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Port Mann Bridge

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Port Mann Bridge (2012)
Coordinates49°13′16″N 122°48′46″W / 49.221031°N 122.812697°W / 49.221031; -122.812697 (Port Mann Bridge)
CarriesTen lanes of British Columbia Highway 1 (Trans-Canada Highway), pedestrians and bicycles
CrossesFraser River
Maintained byTransportation Investment Corporation (TI Corp)
Preceded byPort Mann Bridge (1964)
DesignCable-stayed bridge
Total length2,020 metres (6,630 ft)
Width65 metres (213 ft)
Height163 metres (535 ft)
Longest span470 metres (1,540 ft)
Clearance below42 metres (138 ft)
DesignerT.Y. Lin International International Bridge Technologies
Construction startFebruary 4, 2009
Construction endSeptember 17, 2015
Construction cost$820 million[1]
OpenedSeptember 18, 2012 (3 eastbound lanes) [2][3]
November 17, 2012 (2 westbound lanes) [4]
December 1, 2012 (4 lanes in each direction)[5]
Port Mann Bridge (1964)
Coordinates49°13′16″N 122°48′47″W / 49.221°N 122.813°W / 49.221; -122.813
CarriesFive lanes of British Columbia Highway 1 (Trans-Canada Highway)
CrossesFraser River
Maintained byBritish Columbia Ministry of Transportation
Followed byPort Mann Bridge (second, 2012)
DesignTied-arch bridge
Total length2093 m
Longest span366 m
DesignerCBA Engineering
Constructed byDominion Bridge Company, John Laing and Sons, Perini Pacific, [7] Western Bridge & Steel[8]
Construction start1959[9][10][11]
Construction end1963
Construction cost$25 million[1]
OpenedJune 12, 1964
ClosedNovember 17, 2012
(demolished October 2015)

The Port Mann Bridge is a 10-lane cable-stayed bridge, 90 km/h (55 mph) speed limit, in British Columbia, Canada, that opened to traffic in 2012. It carries 10 lanes of traffic with space reserved for a light rail line.[12][13]

The cable-stayed bridge replaced a steel arch bridge that spanned the Fraser River, connecting Coquitlam to Surrey in British Columbia in the Vancouver metro area. After its successor was opened to traffic, the old bridge was demolished by reverse construction, a process which took three years to complete.[14][15]



The original Port Mann Bridge opened on June 12, 1964. It was named after the community of Port Mann, through which the south end of the bridge passed.[16] The old bridge consisted of three spans with an orthotropic deck carrying five lanes (originally four lanes) of Trans-Canada Highway traffic, with approach spans of three steel plate girders and concrete deck. The total length of the arch bridge was 2,093 m (6,867 ft), including approach spans. The main span was 366 m (1,201 ft), plus the two 110 m (360 ft) spans on either side.[17] Volume on the old bridge was 127,000 trips per day.[18] Approximately 8 percent of the traffic on the Port Mann bridge was truck traffic.[19] The old bridge was the longest arch bridge in Canada and third-longest in the world at the time of its inauguration.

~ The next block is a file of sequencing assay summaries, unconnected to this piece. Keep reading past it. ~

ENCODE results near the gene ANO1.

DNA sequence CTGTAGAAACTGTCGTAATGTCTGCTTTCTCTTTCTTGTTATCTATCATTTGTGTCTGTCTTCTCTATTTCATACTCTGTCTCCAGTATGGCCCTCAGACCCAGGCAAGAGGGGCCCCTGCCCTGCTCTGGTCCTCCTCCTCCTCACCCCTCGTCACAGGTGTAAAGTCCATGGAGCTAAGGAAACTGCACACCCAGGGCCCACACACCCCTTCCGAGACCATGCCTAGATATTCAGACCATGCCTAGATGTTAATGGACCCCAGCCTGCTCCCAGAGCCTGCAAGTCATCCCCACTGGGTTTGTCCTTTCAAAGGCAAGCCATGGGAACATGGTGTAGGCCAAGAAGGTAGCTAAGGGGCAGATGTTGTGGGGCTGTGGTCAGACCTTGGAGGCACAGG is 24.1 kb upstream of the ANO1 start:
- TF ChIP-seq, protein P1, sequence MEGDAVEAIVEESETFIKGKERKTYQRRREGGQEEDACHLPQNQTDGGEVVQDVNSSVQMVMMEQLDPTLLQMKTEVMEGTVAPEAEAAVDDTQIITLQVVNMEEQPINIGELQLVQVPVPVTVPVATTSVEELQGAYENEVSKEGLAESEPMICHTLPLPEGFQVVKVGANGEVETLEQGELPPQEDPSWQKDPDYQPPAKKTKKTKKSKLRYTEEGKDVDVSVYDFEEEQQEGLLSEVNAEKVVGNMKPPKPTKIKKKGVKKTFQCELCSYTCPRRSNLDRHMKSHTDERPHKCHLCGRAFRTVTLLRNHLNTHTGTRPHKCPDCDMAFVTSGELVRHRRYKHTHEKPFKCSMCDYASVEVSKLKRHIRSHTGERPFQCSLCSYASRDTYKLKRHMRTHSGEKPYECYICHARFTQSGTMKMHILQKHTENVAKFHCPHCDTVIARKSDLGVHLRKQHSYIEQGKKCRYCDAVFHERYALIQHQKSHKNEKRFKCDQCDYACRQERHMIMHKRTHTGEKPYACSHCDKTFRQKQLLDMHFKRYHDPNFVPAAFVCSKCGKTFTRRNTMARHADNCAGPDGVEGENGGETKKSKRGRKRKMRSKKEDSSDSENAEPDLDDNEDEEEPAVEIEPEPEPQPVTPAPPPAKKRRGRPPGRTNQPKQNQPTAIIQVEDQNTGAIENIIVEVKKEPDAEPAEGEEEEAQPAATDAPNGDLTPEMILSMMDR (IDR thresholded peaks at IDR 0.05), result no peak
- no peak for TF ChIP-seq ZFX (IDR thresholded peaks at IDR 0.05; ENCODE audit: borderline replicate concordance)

At the time of construction, it was the most expensive piece of highway in Canada. The first "civilian" to drive across the bridge was CKNW reporter Marke Raines. He was not authorized to cross, so he drove quickly.[20]

In 2001, an eastbound HOV lane was added by moving the centre divider and by cantilevering the bridge deck outwards in conjunction with a seismic upgrade.[21]


The old Port Mann Bridge with its replacement rising beside it

On January 31, 2006, the British Columbia Ministry of Transportation introduced the Gateway Program as a means to address growing congestion.[22] The project originally envisioned twinning the Port Mann Bridge by building a second bridge adjacent to it,[22] but the project was changed to building a 10-lane replacement bridge, planned to be the widest in the world, and demolishing the original bridge. While the old bridge was found to be in "excellent shape, it is a fracture-critical structure with a tension member that runs the full length of the bridge. If that fractures anywhere, the bridge’s structural safety can be compromised heavily...There is no built-in redundancy [in this type of bridge]. It only takes a little undetected fatigue crack to grow for 10 years and then a member eventually just snaps through one cold morning when the wrong size truck rolls over it”.[14]

Opposition to twinning plan


A number of groups lobbied to improve public transit rather than build a new bridge. Burnaby city council, Vancouver city council, and directors of the GVRD (now Metro Vancouver) passed resolutions opposing the Port Mann / Highway 1 expansion.[23][24] Opponents of the expansion included local environmental groups, urban planners,[25] and Washington state's Sightline Institute.[26]

Opponents argued that increasing highway capacity would increase greenhouse gas emissions and only relieve congestion for a few years before increased traffic congested the area again,[27] and that expanding road capacity would encourage suburban sprawl. The Livable Region Coalition urged the Minister of Transportation, Kevin Falcon, to consider rapid transit lines and improved bus routes instead of building the new bridge.[28] The David Suzuki Foundation claimed the plan violated the goals of Metro Vancouver's Livable Region Strategic Plan.[29]